Years ago, as I walked home from work, I saw a dead squirrel on the road; the poor thing had just been run over by a car. Each day as I passed that same spot, I watched as the animal’s decomposing body was reduced to a fur-and-bones pancake and then, at last, a mere stain on the asphalt.
Up until now it never dawned on me to impose my voyeuristic fascination with roadkill on my class. But I just learned that others share my interest, and so I am inspired to try. The catalyst was a post in a blog called NCBI ROFL. (This blog’s authors call attention to real articles from PubMed that they find amusing, and then they paste in the abstract along with the occasional comment. Check out the NCBI ROFL archives for a complete list of selections.) The post that grabbed my interest asked How Long Does Roadkill Linger on the Pavement? It highlights a paper published by Sara M. Santos, Filipe Carvalho, and Antonio Mira in PLoS One in 2011.
As everyone knows, cars run over lots of wild animals. But how many animals die per unit time? In general, researchers estimate the mortality rate by counting carcasses, but this seemingly straightforward method is surprisingly complicated. After all, thanks to scavengers and decomposers, carcasses eventually disappear. So how accurate are estimates of roadkill mortality? There’s only one way to find out: frequent body counts. In the PLoS One study, researchers tallied road-killed vertebrates every day for a year along four stretches of road with differing traffic volumes.
If I were to use this research in class, I would begin by asking students these questions: What kinds of animals have they either hit with their car or seen flattened on the pavement? What other kinds of animals might get hit by cars but go unnoticed? How might they design a study to determine how many animals are hit by cars in a year?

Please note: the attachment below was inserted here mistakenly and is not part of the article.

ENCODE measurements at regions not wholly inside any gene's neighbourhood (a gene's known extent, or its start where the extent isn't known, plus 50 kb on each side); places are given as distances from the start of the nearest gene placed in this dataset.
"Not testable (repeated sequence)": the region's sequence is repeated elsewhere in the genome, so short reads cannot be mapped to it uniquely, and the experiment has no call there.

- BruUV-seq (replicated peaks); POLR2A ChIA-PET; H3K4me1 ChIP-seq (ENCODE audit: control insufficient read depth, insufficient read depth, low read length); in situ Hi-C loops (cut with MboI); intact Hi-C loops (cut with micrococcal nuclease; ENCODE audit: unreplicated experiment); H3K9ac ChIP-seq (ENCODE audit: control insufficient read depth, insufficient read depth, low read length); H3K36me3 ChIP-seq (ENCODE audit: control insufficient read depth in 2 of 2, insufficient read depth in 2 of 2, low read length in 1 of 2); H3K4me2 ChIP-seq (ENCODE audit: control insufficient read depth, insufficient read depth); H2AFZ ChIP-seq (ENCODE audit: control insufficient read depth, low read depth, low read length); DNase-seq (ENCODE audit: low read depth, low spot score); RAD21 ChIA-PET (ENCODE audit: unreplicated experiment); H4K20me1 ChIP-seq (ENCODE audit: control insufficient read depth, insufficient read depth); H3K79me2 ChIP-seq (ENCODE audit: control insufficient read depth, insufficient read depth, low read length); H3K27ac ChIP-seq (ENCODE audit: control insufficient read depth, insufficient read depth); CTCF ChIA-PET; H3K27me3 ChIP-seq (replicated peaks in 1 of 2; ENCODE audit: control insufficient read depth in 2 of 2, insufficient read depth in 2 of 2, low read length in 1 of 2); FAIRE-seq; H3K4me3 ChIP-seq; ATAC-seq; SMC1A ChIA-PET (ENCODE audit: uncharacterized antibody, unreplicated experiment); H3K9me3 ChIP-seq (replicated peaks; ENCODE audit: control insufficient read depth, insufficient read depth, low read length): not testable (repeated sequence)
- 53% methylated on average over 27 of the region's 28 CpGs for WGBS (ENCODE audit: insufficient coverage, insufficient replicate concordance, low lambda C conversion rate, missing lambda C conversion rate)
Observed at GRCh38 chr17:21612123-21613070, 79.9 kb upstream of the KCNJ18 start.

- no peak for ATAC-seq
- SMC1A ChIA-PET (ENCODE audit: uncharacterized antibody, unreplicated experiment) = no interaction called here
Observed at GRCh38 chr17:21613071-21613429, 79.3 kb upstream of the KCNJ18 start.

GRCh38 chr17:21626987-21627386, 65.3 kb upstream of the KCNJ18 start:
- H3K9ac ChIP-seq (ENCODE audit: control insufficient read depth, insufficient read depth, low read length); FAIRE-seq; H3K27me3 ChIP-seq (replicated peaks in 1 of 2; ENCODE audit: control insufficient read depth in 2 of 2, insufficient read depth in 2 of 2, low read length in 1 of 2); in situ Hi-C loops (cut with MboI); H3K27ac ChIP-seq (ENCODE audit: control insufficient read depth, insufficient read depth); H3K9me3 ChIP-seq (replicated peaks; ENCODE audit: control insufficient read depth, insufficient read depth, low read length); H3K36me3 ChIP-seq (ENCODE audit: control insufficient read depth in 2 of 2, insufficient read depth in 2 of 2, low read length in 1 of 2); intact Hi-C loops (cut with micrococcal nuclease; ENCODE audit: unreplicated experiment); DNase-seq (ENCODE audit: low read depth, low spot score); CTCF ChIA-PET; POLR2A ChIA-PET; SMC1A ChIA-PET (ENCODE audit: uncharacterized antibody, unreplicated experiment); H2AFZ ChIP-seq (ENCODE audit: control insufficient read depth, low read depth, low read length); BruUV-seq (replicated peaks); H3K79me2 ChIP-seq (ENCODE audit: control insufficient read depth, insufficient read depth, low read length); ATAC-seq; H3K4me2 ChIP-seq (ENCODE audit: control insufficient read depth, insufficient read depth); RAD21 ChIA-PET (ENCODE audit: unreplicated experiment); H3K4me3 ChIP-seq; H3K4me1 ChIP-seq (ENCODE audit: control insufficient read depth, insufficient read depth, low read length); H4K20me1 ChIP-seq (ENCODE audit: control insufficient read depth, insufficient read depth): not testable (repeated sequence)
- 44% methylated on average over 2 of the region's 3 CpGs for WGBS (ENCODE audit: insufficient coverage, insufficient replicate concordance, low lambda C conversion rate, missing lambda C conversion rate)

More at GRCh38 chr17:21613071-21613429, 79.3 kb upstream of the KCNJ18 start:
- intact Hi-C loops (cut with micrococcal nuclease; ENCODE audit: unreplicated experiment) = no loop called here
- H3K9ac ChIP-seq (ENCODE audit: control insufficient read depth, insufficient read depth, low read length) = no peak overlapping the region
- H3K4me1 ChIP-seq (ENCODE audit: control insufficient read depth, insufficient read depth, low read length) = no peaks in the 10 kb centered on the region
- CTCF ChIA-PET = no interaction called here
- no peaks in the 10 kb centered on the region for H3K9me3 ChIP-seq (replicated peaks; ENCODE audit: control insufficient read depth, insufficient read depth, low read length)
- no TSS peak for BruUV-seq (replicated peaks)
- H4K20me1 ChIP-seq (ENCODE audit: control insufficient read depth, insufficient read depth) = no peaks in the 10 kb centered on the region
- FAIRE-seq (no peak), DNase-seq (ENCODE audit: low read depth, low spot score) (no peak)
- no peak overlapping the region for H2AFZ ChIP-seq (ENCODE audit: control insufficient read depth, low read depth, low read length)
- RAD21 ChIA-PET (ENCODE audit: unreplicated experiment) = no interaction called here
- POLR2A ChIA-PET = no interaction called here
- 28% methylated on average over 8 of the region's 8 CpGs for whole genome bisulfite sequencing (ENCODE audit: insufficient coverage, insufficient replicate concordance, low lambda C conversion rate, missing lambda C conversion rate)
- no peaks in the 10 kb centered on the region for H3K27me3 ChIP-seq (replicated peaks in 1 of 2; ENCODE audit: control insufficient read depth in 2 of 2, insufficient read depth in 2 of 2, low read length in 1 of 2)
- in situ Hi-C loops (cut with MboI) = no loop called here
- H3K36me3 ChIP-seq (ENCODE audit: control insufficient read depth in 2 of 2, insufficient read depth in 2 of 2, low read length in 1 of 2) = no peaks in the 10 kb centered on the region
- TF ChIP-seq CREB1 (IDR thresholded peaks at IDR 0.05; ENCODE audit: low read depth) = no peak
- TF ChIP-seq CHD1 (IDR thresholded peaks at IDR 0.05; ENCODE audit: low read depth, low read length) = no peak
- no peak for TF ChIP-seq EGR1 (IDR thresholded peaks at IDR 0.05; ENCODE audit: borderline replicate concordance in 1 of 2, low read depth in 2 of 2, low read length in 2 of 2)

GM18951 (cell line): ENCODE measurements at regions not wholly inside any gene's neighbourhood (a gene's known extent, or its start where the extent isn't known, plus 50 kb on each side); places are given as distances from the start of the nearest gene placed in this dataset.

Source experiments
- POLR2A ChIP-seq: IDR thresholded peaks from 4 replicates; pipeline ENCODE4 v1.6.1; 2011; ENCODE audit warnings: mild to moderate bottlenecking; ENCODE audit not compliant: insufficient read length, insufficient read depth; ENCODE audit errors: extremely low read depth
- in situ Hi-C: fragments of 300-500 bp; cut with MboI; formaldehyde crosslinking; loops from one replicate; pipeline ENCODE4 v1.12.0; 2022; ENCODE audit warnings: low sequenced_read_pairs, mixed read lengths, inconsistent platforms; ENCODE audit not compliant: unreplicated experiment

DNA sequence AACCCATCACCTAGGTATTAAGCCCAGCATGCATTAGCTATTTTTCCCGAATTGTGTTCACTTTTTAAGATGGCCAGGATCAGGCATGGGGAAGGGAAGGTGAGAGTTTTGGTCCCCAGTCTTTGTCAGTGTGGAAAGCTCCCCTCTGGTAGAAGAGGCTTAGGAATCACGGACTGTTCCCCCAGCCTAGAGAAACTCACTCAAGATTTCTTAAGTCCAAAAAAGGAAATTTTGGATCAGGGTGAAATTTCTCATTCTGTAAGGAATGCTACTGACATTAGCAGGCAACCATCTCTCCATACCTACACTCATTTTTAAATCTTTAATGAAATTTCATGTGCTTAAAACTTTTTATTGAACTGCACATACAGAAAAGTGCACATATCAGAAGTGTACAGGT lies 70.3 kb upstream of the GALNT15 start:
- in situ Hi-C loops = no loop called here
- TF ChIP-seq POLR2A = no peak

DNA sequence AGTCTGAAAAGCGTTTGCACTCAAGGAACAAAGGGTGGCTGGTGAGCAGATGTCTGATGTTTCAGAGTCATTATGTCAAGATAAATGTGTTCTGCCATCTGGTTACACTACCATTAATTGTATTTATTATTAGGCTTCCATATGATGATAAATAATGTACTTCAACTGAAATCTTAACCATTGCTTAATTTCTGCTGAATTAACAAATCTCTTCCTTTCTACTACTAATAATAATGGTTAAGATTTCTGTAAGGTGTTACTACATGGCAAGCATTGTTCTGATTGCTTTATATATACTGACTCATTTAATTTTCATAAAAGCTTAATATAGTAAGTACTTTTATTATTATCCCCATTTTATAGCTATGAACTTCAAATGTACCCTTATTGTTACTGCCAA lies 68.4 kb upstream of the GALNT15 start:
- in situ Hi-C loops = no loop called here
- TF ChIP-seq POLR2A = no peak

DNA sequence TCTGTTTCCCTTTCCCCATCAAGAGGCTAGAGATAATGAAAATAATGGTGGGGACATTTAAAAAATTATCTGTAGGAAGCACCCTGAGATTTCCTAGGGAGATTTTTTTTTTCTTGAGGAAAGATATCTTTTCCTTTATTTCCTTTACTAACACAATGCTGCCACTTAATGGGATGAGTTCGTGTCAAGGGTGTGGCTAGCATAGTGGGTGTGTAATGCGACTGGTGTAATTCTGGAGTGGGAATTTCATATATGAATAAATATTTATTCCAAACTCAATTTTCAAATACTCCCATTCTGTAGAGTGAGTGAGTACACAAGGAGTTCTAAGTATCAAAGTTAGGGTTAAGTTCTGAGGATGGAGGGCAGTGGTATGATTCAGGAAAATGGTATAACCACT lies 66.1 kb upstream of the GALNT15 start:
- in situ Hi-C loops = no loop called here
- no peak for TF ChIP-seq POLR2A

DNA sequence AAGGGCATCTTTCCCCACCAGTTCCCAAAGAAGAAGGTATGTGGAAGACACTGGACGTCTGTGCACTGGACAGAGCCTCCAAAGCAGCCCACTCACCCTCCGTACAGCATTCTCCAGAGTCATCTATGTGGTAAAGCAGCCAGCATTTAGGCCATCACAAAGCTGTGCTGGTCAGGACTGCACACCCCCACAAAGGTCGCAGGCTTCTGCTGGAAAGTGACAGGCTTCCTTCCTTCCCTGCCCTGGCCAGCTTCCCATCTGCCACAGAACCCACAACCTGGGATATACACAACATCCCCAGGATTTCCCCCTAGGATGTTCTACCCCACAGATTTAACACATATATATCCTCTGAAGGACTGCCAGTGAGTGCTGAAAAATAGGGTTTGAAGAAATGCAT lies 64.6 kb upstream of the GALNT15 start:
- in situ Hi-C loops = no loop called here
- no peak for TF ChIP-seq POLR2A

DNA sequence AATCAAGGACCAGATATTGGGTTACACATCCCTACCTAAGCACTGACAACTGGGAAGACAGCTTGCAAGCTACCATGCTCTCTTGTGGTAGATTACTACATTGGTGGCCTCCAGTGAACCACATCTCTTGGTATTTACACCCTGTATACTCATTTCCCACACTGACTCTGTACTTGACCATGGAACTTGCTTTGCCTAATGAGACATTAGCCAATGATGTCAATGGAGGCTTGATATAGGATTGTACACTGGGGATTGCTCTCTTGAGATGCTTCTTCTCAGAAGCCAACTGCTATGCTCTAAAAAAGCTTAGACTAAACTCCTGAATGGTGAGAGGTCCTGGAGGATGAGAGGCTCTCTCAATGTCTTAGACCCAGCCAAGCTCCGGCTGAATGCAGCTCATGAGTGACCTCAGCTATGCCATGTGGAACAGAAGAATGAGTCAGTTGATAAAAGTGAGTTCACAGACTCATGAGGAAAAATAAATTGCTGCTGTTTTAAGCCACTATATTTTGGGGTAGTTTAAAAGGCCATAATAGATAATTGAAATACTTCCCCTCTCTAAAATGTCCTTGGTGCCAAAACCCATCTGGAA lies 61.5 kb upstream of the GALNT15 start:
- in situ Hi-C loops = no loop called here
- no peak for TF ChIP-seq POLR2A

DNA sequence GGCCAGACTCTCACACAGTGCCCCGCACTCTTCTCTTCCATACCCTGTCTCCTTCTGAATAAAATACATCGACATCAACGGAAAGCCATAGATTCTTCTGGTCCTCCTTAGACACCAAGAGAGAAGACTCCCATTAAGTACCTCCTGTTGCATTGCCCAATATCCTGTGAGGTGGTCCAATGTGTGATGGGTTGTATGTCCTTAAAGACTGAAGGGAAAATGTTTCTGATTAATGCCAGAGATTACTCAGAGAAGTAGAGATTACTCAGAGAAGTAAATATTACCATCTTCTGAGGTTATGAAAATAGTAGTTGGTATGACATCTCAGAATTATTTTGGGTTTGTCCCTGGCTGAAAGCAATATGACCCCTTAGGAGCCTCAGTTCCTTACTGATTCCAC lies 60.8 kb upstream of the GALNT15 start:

Students will probably think of counting animals that get squashed, but most probably won’t account for carcass disappearance. Once you point out this limitation, the project becomes much more challenging. Now students will have to brainstorm the reasons carcasses might disappear and speculate on how those rates might differ among animals of different taxonomic groups. Then you can provide the axes from the study’s graphs: the X axis shows time from 0 to 15 days, and the Y axis shows the probability of carcass persistence. You can ask students to draw how the graphs should look for lizards, small birds, turtles, and carnivores. (Figure 2 from the paper shows the answer for 13 taxonomic groups: toads, salamanders, turtles, lizards, snakes, small birds, large birds [excluding birds of prey], birds of prey, small mammals, hedgehogs, lagomorphs, bats, and carnivores.) I would follow up with a brief brainstorming session in which students try to think of as many different professions as possible in which these results might be useful.
I like this idea because everyone knows about roadkill but few people think about it as a topic of scientific study. More importantly, this activity connects ecology, human impacts on the environment, predictions, real data, and graphs. What do you think? What else can we do with a study like this?